classroom expectations, classroom management, life choices, Student-centered

The Story of the Child that Changed Me

If I could go back and undo what I did to a child some years ago I would.  This child, who so desperately needed to feel in control of something in their life, came to me and only got more of the same.  Less control, more demands, more punishment, rather than a safe haven to feel like they was ok, like they belonged, like they were listened to.  They say you learn from your mistakes, and this is one of those kids I have learned from the most.  

    Peter wasn’t always unhappy, as evidenced by the smiling pictures I saw of him from younger years.  By the time he reached the third grade though life had gotten in the way and those smiles were far and few in between. The first time I met him, his mother dragged him into my room late for orientation and started to tell me how I would have a hard time with this one because he was lazy and didn’t care.  I don’t think any child’s shoulders have ever slumped more than that.  As I nodded through his mother’s complaints, I swore that I would be different, that Peter would start to love school again, that I would help turn this kid around.  Looking back, I see now how failed this notion was given the constraints I had placed myself under in my classroom.  I was a novice teacher, someone who still believed that I should run my classroom like those who had come before me, like people I had read about in textbooks, like they had taught me in college.  I believed that the teacher was the power, the one with all of the knowledge, and the best way for students to learn was to listen to me dole out wisdom.  Sure there would be fun, we would have parties and rewards for homework turned in and good behavior.  There would also be punishment for those who misbehaved or dared to not hand in their homework.  Grades would be motivation and threats would be the norm.  Nothing like building a relationship with a child by telling them if they don’t comply they will get an F.

    So Peter put his trust in me and at first I got him to smile, to open up a little, to have some success.  Days passed and I thought I was helping, I was fixing, I was changing this child’s life.  That is, until he didn’t do his homework.  I didn’t take the time to find out why, I didn’t ask any questions, but just told him to put his name on the board and to stay in for recess.  During recess he worked so slowly, punishing me for calling him out in front of the class, that the next day his homework was still not done.  Again, I didn’t ask any questions but just called him out, embarrassing him a little and then told him again that recess would be mine until this math was done.  Again slow and painful work meant that he barely finished.  What I didn’t know was that our power struggle had just begun and it would last the whole year.  Me in the role of enforcer, as supreme teacher that took away instead of gave, that punished rather than asked questions, that wanted more control rather than let him have some.  You see, I think all Peter wanted was control.  He wanted a space where he could come in and feel that he had a voice, that he mattered, that he belonged.  But by removing control from the classroom and even more so for him, I didn’t let him find his voice.  I didn’t let him invest himself into the classroom.  I didn’t change his mind or change his ways about school, I just let him live up to what his mother had so thoroughly predicted; that he was a no good troublemaker.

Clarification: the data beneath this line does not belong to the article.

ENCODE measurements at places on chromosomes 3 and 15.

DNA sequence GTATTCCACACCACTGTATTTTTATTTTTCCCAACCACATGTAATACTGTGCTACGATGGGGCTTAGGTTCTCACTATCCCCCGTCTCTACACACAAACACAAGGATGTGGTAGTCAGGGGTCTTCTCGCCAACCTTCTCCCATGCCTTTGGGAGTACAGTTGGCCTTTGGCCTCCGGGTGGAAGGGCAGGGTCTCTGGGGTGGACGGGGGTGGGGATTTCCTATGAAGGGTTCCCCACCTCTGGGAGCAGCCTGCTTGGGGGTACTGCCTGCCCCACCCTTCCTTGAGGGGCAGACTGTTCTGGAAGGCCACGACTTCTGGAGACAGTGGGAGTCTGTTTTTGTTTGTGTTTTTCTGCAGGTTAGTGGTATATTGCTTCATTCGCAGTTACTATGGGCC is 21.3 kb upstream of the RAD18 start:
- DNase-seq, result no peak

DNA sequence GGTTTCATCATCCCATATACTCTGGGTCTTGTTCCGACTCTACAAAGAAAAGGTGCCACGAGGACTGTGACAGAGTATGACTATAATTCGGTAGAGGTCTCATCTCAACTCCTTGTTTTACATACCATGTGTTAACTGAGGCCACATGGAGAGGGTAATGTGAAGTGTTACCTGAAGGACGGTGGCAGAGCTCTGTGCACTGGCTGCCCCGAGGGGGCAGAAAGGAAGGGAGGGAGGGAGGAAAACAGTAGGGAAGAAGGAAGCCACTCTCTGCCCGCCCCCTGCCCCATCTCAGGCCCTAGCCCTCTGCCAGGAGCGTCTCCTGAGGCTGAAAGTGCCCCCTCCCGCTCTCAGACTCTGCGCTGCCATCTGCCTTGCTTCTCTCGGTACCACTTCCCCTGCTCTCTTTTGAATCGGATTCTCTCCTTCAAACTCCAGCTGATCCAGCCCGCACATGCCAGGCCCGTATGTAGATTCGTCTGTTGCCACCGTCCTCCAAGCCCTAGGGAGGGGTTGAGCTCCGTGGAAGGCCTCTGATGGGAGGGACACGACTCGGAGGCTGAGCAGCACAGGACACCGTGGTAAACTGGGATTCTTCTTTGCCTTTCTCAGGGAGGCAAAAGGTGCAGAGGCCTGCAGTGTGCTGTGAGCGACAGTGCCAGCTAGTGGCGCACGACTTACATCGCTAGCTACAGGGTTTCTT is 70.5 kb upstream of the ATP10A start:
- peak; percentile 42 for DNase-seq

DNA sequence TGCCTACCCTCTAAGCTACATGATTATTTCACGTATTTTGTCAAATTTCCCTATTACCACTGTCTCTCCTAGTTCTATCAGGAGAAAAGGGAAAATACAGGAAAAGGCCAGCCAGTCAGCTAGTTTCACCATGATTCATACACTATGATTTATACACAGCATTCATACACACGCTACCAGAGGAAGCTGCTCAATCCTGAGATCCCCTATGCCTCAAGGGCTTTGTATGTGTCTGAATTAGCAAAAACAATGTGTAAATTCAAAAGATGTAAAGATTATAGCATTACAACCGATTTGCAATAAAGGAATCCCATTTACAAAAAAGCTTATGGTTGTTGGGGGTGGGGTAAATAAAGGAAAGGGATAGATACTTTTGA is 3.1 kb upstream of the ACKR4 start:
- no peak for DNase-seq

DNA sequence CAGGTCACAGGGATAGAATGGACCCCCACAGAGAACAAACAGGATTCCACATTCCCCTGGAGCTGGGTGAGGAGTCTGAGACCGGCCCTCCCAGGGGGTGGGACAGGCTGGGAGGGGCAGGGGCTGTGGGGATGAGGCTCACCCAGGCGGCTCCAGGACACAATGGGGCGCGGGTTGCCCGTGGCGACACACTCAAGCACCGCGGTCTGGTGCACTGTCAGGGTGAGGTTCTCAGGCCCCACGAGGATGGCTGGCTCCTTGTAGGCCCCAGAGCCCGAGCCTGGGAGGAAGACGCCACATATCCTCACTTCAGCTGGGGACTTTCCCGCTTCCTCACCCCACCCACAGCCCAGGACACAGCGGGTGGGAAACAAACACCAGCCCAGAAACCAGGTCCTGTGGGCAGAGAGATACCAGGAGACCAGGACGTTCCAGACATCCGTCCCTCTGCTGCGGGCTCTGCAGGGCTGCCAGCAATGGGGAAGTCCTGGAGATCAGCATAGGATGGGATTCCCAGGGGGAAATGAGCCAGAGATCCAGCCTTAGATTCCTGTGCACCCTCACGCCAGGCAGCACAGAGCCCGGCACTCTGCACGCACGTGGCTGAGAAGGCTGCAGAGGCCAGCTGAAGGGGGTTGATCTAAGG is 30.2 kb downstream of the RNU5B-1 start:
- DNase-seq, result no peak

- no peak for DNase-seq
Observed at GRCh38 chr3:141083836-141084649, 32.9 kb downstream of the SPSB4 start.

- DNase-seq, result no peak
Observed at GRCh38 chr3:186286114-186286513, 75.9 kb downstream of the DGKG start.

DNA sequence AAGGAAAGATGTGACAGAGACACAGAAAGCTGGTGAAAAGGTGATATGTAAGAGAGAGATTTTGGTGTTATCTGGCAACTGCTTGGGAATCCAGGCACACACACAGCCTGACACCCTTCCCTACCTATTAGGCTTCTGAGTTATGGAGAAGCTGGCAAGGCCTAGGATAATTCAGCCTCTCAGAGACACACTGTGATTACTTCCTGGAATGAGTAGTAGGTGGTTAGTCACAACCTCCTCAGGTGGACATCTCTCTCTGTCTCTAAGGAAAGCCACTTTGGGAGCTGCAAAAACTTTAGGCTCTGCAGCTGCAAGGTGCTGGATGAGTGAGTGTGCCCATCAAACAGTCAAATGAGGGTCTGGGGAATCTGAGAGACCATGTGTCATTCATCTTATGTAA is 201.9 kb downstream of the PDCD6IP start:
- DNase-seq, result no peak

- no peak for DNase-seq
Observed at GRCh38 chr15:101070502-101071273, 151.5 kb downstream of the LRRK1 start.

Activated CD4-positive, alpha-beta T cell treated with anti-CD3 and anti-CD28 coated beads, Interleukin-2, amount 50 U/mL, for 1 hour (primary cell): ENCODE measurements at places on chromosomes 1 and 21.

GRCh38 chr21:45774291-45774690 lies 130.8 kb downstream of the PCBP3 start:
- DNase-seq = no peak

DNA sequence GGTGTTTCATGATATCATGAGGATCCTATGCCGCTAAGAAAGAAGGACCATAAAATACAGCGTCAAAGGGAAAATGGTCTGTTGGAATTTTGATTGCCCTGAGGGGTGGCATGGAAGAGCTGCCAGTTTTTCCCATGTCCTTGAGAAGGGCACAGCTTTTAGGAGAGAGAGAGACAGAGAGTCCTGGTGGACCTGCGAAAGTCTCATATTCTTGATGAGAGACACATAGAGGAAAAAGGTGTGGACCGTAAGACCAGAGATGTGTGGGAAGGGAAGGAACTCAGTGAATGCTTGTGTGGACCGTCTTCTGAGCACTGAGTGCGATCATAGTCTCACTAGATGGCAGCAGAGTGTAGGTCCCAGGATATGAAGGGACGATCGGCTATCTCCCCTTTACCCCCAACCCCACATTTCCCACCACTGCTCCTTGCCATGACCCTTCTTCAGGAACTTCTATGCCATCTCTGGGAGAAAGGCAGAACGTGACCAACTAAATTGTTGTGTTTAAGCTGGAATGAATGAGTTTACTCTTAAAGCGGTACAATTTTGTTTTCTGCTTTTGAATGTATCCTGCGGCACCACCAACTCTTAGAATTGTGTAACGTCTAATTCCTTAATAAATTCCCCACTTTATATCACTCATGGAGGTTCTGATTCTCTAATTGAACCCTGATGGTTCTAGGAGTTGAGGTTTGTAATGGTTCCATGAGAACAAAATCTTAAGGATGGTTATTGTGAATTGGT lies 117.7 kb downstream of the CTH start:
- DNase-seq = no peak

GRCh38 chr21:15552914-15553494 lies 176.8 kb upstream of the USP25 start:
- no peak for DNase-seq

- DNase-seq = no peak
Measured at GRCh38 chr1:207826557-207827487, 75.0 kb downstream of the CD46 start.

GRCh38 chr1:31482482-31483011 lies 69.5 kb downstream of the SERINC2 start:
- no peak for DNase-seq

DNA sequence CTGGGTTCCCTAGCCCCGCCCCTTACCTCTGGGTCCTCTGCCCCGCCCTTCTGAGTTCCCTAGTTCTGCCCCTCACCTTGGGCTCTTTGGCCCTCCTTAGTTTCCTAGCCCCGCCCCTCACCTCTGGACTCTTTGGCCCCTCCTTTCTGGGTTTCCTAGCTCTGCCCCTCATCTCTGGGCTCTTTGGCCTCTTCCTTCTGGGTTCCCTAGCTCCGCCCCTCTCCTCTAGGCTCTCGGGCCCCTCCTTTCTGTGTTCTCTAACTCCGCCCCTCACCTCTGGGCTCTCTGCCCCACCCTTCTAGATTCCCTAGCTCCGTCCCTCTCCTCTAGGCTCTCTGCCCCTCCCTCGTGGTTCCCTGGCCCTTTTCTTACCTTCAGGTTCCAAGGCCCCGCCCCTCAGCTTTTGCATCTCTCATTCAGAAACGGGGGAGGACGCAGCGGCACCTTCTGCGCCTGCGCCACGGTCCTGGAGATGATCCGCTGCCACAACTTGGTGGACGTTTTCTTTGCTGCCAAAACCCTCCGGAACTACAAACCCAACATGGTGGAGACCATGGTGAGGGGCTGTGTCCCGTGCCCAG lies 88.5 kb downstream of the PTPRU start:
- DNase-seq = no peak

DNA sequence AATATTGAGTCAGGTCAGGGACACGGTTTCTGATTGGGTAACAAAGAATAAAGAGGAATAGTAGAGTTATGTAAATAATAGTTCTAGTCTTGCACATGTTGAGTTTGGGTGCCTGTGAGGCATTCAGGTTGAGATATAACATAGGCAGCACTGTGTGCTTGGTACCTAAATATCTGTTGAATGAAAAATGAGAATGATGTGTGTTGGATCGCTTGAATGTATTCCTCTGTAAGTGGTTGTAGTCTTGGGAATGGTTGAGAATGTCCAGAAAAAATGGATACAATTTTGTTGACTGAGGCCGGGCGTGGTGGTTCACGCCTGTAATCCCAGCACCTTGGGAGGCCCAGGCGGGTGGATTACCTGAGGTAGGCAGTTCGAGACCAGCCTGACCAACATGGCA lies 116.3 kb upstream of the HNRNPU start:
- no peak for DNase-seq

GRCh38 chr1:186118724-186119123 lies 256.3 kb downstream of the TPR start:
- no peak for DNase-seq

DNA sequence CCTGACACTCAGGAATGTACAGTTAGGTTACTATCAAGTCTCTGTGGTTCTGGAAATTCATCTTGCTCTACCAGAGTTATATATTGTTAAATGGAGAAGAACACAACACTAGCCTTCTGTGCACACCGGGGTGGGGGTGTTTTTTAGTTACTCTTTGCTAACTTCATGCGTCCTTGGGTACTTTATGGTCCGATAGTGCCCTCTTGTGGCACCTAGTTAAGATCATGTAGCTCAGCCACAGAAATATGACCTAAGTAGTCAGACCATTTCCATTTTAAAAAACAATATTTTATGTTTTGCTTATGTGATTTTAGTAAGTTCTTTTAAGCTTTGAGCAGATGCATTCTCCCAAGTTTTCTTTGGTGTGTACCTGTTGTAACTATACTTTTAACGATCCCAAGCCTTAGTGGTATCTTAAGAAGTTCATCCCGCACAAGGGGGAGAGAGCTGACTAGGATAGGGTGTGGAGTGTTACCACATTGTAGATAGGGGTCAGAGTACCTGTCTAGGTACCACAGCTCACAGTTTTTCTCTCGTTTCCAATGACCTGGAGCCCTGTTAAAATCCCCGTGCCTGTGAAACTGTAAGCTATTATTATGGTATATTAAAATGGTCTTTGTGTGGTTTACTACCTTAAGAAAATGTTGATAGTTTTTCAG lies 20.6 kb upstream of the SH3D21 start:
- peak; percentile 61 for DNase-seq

Peter made me almost quit teaching because I saw what I had done to him.  I saw by the end of fourth grade how my decisions to run my classroom in a traditional sense had taken all of his pleasure out of learning.  I knew that summer that I had to change and one of the biggest things to go was the passion for control.  Students had to feel they belonged because they had to feel it was their room.  They had to have a genuine voice that listened to their needs and let them shape the classroom.  They had to have room to grow, to fail, and to embrace each other’s strengths through collaboration and hands on exploration.  No more teacher as the sage on the stage, but rather shine the light on the students.  Had I given Peter classroom like the one we create now, he would have had a reason to speak up, to get invested.  He would have loved the choices, how his voice mattered, and how his creative side could be explored.  He would have perhaps taken a small leadership role to show the other kid that he was worthy, to show them that he did belong on the team, he would have cared.

I run my classroom now with the mantra of students first in everything I do.  Their voice matters, their choices matter, and their opinions matter.  I do not punish and I do not reward.  Students work together when we can and always have a choice in how they do things.  They sit wherever they want and we try to eliminate homework.  If you work hard in our room you do not have to bring the work home.  They belong, they own the room, it is theirs and that is what I should have done from the moment I started teaching. I realized it isn’t about me, but about them.  I can never undo what I did to Peter and those other students before him but I can make sure I never do it again.  I have changed my teaching style because of this child and for that I am grateful, even if he will never know how much he influenced me.
being me, life choices, word choice

Those Little Words

I am proud of you.
Look at what you did.
You can do this.
Explain this to me
What else can happen?
Thank you for today.